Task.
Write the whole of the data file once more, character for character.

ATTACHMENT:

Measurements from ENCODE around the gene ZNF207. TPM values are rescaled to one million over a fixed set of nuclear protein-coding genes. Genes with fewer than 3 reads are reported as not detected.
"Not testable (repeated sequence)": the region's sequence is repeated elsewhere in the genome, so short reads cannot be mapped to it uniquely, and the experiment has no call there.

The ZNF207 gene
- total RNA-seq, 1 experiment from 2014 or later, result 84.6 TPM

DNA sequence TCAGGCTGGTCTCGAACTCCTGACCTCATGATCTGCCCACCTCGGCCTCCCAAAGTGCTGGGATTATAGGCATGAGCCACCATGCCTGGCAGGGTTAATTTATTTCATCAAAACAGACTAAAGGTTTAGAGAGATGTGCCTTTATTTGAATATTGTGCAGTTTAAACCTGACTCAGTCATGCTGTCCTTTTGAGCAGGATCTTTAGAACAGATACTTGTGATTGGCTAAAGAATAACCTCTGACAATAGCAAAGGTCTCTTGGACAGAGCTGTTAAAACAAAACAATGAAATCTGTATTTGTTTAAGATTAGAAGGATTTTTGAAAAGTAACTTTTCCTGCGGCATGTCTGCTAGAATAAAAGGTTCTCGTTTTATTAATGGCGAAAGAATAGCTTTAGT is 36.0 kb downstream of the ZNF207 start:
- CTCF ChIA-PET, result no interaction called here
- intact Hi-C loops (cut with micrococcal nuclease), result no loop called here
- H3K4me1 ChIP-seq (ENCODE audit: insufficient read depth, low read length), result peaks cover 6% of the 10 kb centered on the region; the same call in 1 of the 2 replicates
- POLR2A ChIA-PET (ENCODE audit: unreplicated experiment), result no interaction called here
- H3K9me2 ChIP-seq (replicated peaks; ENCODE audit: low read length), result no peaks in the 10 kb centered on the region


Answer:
Measurements from ENCODE around the gene ZNF207. TPM values are rescaled to one million over a fixed set of nuclear protein-coding genes. Genes with fewer than 3 reads are reported as not detected.
"Not testable (repeated sequence)": the region's sequence is repeated elsewhere in the genome, so short reads cannot be mapped to it uniquely, and the experiment has no call there.

The ZNF207 gene
- total RNA-seq, 1 experiment from 2014 or later, result 84.6 TPM

DNA sequence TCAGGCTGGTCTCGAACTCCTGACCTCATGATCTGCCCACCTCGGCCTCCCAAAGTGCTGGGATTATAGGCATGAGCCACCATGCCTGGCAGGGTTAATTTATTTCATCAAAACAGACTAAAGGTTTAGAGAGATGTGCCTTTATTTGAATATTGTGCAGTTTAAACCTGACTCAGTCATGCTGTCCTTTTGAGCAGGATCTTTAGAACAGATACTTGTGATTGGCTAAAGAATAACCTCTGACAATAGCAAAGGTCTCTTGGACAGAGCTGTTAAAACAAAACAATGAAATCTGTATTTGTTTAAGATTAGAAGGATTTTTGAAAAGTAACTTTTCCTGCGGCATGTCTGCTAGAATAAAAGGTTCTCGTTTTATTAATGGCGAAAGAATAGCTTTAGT is 36.0 kb downstream of the ZNF207 start:
- CTCF ChIA-PET, result no interaction called here
- intact Hi-C loops (cut with micrococcal nuclease), result no loop called here
- H3K4me1 ChIP-seq (ENCODE audit: insufficient read depth, low read length), result peaks cover 6% of the 10 kb centered on the region; the same call in 1 of the 2 replicates
- POLR2A ChIA-PET (ENCODE audit: unreplicated experiment), result no interaction called here
- H3K9me2 ChIP-seq (replicated peaks; ENCODE audit: low read length), result no peaks in the 10 kb centered on the region